- Costs to prepare the application and negotiate the agreement
- Other costs not specifically required for the project
For large-scale project funding requests over $50,000, administration costs will be calculated at a rate of 10% of the total eligible costs of the project and will be cost-shared with the Recipient. However, capital items worth $100,000 or more are not eligible for the 10% administration rate and will not be included in the calculations.
The administrative rate will cover the:
- costs of project management salaries or services
- use of office accommodations
- office materials
- use of office equipment
- audit fees related to the organization
- bank fees
- membership fees
- legal fees
Note: Administrative costs described in this section cannot be claimed separately under the program because they are covered by the 10% administrative flat rate.
Costs may be retroactively covered to the date your application was received and deemed complete by the program. Incurring costs before a project decision and until an agreement is fully executed between AAFC and your organization is a risk as these costs may be deemed ineligible under the agreement.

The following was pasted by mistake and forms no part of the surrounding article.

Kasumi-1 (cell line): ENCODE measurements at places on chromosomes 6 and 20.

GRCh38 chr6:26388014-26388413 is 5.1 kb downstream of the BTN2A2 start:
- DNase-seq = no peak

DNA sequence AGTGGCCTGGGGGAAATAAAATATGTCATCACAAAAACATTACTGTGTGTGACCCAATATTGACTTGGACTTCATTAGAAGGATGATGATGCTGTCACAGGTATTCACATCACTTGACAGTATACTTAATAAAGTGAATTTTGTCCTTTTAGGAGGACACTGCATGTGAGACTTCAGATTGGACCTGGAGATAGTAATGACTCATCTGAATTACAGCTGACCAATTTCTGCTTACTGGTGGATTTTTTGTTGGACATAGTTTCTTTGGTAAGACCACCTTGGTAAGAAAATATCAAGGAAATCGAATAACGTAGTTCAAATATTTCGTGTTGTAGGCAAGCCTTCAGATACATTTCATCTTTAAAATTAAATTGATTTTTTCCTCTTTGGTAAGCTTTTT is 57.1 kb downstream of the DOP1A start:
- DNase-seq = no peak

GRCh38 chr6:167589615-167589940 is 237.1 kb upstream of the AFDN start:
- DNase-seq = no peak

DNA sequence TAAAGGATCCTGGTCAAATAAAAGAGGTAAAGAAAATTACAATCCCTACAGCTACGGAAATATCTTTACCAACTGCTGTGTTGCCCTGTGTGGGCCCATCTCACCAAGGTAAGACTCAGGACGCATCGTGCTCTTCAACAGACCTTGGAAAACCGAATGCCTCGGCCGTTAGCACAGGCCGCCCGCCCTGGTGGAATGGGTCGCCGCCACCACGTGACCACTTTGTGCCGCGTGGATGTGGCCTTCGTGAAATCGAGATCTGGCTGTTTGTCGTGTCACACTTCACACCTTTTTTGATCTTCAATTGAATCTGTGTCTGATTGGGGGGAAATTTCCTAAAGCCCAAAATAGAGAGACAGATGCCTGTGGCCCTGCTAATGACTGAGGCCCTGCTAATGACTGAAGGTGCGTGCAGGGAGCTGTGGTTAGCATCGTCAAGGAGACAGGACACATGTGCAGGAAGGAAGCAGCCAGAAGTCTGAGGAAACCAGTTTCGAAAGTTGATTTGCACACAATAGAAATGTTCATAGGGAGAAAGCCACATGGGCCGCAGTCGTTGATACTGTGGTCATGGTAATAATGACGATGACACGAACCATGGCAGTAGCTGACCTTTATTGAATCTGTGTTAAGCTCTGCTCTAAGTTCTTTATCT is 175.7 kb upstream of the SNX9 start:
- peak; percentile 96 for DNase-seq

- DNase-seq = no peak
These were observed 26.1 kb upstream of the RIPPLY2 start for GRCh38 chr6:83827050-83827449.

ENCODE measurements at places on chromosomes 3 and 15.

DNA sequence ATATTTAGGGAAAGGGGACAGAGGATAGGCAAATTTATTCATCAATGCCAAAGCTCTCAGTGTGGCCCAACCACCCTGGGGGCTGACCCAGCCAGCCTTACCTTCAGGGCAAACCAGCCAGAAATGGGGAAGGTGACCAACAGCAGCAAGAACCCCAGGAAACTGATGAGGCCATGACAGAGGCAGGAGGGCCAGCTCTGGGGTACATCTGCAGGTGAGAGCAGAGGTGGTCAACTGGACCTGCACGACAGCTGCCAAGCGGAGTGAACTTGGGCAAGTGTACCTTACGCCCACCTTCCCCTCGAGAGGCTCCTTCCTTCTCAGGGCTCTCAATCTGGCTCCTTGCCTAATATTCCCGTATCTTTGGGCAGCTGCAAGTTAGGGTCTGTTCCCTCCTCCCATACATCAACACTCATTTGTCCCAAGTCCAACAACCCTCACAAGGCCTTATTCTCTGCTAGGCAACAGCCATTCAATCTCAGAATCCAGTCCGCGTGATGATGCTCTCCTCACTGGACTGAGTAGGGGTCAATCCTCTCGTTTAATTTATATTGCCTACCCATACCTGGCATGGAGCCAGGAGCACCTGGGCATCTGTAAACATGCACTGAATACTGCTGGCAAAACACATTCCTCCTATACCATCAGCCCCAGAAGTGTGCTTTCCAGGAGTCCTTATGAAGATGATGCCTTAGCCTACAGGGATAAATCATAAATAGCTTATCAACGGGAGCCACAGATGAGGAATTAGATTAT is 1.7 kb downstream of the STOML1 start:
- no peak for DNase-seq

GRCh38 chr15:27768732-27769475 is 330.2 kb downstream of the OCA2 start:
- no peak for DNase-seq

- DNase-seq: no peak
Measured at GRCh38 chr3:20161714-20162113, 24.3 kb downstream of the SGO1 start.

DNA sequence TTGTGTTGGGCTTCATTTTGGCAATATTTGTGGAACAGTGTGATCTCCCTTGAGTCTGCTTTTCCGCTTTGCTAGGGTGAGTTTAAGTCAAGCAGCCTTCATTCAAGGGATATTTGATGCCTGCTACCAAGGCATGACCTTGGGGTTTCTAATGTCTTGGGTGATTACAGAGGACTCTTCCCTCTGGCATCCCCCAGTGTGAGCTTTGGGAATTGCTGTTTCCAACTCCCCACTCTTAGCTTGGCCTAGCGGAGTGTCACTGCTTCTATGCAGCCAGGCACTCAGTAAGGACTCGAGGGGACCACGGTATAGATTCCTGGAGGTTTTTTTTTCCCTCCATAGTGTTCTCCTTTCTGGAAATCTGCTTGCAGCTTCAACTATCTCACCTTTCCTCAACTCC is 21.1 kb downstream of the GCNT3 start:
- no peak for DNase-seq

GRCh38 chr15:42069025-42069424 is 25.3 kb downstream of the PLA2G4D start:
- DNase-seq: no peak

1.4 Funding and cost sharing
Applicants under this program will be eligible to receive a minimum of $5,000 and up to $250,000 in non-repayable funding as follows.
- Grant funding for projects requesting funding up to and including $50,000; (no administration costs will be paid)
- Non-repayable contribution funding for projects requesting funding above $50,000 and up to $250,000.
Successful applicants are required to enter into a legal agreement with AAFC.
- a transfer payment subject to pre-established eligibility and other entitlement criteria. The recipient may be required to report on results achieved.
- a transfer payment subject to performance conditions specified in a funding agreement. A contribution is to be accounted for and is subject to audit.
- cash contribution
- an expense requiring a cash outlay, by either your organization or by a participant/contributor (such as a partner or other government), during the term of the project. A cash contribution made by another project participant should be reported as part of your sources of funding, and must be contributing to an eligible project cost.